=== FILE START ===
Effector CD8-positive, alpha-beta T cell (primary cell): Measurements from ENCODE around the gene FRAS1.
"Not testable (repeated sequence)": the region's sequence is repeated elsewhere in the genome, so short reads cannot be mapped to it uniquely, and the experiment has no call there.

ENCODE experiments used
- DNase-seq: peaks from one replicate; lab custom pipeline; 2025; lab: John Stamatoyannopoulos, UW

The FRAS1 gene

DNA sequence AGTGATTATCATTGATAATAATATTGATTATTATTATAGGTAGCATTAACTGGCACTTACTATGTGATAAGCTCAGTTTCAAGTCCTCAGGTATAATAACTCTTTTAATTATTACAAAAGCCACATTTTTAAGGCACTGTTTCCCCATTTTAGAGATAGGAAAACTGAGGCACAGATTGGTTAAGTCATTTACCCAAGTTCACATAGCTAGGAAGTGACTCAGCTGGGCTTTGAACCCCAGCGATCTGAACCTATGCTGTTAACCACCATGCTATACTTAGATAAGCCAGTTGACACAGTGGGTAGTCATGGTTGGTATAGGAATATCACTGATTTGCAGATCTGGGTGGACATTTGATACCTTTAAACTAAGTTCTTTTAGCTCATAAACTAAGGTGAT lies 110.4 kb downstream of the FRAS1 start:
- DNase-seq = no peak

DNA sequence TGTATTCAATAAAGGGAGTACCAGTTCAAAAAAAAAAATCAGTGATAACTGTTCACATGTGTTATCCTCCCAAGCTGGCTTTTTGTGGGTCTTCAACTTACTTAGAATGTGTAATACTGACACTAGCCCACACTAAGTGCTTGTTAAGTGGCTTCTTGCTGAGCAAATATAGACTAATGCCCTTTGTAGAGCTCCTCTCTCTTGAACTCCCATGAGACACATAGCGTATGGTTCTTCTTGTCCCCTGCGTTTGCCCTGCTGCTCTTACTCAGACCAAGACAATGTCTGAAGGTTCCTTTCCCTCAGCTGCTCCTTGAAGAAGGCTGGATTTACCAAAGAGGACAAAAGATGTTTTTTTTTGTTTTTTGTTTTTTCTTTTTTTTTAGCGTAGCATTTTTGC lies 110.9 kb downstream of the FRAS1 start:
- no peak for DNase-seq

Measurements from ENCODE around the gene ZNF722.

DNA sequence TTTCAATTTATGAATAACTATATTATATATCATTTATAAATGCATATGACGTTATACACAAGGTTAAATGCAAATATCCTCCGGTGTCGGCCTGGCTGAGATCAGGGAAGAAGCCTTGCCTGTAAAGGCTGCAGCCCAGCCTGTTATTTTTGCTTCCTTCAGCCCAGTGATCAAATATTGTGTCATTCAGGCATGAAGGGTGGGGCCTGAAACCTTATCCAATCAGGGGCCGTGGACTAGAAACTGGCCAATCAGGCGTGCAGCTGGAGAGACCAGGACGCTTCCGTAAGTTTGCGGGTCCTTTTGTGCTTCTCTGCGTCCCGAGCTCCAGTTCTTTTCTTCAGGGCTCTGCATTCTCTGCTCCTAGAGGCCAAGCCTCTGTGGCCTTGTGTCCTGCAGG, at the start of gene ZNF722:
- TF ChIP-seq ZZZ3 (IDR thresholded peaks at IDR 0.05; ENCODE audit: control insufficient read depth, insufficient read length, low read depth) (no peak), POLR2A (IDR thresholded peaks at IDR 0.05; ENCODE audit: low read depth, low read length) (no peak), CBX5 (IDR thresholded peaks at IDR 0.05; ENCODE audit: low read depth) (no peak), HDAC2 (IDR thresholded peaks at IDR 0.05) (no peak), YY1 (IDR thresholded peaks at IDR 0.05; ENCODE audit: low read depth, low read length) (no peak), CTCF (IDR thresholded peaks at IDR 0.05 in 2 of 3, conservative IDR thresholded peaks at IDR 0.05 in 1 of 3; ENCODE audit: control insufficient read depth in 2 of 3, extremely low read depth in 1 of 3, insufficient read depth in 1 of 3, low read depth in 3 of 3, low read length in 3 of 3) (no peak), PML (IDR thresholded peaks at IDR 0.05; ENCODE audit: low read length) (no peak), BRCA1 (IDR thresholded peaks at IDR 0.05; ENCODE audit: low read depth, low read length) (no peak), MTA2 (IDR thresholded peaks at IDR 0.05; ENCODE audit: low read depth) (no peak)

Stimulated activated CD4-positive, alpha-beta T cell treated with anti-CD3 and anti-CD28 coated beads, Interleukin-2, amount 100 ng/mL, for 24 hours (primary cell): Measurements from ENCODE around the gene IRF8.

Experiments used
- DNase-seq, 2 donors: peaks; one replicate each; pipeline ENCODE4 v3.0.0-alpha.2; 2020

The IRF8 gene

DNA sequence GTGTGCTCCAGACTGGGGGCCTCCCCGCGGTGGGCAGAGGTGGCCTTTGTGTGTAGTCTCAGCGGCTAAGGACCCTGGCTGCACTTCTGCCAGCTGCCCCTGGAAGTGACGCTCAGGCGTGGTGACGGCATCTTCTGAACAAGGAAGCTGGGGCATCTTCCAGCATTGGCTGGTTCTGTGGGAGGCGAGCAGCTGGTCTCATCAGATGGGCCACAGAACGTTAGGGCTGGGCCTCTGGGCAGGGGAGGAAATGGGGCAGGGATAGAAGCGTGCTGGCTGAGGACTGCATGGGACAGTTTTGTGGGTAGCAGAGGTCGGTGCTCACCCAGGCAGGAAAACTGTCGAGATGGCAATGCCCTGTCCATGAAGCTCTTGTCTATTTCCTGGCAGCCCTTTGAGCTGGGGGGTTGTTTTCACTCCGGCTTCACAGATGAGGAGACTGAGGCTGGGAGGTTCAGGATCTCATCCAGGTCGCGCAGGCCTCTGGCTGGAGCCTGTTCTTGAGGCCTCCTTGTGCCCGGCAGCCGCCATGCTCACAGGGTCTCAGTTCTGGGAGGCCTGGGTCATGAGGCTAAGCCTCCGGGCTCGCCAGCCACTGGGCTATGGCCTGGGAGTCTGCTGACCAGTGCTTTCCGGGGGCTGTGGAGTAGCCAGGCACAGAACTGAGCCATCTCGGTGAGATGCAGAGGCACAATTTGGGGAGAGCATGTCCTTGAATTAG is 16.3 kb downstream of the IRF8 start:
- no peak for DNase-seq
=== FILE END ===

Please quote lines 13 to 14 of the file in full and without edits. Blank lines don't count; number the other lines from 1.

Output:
Stimulated activated CD4-positive, alpha-beta T cell treated with anti-CD3 and anti-CD28 coated beads, Interleukin-2, amount 100 ng/mL, for 24 hours (primary cell): Measurements from ENCODE around the gene IRF8.

Experiments used